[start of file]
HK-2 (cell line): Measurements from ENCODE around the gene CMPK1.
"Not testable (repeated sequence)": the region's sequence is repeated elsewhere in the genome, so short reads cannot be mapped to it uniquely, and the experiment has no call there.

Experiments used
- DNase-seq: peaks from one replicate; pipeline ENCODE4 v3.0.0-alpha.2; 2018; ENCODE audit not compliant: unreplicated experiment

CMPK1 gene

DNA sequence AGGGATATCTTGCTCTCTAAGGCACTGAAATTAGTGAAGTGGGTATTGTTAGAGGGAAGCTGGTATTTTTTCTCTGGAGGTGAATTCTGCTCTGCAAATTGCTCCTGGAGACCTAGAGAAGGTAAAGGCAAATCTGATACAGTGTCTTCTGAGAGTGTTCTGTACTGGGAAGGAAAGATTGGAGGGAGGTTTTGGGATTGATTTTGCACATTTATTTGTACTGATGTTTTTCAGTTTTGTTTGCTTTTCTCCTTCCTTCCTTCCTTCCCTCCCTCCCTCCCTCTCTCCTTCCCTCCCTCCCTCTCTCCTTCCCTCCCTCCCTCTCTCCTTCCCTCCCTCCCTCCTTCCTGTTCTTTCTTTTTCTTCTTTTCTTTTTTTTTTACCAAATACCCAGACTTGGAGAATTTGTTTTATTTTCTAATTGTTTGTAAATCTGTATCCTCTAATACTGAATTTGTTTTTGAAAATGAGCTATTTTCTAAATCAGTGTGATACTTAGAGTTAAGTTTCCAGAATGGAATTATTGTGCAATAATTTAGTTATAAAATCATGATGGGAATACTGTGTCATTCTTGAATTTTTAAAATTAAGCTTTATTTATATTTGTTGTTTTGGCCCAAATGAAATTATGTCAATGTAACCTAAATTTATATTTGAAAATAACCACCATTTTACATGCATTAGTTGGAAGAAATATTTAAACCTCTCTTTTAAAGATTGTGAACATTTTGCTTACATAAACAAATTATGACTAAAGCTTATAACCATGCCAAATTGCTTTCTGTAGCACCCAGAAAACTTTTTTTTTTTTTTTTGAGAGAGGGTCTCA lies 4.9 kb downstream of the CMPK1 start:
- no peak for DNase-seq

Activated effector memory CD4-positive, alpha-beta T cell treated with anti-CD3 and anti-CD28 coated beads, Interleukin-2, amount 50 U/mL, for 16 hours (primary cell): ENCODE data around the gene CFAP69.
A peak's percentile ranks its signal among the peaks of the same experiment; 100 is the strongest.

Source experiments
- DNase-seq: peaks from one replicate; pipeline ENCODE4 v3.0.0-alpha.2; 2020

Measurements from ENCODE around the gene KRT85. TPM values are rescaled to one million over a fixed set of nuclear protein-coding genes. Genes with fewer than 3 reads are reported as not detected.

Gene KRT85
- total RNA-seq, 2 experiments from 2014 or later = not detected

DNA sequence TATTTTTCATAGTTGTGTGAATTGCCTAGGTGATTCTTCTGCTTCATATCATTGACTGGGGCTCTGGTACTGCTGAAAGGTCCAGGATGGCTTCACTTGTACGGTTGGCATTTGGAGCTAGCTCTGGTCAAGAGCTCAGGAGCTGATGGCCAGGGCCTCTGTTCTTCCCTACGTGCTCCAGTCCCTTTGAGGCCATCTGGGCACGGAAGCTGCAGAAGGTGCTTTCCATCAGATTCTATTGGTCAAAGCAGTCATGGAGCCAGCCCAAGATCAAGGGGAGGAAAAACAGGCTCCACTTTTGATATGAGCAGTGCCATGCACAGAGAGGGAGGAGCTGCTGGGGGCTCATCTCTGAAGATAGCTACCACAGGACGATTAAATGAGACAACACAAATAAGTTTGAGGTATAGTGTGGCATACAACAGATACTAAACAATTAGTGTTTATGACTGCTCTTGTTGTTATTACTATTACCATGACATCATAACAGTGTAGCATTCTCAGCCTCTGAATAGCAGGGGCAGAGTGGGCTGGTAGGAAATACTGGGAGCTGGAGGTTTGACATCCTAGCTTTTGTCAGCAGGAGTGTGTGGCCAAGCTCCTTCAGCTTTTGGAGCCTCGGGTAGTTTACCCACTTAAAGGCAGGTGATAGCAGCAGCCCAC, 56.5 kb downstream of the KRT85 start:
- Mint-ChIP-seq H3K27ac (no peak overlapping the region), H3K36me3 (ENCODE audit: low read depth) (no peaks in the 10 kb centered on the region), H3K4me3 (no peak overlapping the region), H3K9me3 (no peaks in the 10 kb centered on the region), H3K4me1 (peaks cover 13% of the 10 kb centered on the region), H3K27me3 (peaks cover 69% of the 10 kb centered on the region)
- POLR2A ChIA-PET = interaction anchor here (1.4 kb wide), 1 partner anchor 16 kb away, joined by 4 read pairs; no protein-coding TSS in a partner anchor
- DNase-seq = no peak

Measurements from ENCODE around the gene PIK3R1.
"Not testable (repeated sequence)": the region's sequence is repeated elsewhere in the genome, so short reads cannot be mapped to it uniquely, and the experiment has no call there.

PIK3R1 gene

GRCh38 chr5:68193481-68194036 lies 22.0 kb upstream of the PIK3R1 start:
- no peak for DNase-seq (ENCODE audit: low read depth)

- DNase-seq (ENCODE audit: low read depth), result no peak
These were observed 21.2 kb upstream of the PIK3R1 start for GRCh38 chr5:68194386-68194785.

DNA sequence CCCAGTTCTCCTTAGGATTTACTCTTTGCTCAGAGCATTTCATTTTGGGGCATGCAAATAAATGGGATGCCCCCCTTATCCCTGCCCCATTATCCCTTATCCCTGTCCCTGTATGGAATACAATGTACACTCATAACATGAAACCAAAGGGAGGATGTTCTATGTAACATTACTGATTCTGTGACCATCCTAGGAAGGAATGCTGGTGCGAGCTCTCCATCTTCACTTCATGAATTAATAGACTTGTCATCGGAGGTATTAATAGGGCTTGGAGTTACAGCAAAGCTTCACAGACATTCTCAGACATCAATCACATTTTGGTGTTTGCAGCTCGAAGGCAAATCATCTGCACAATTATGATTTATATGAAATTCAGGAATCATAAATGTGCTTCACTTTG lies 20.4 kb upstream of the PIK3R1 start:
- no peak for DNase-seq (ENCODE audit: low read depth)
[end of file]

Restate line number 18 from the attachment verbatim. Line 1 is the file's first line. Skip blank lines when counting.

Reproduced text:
- DNase-seq = no peak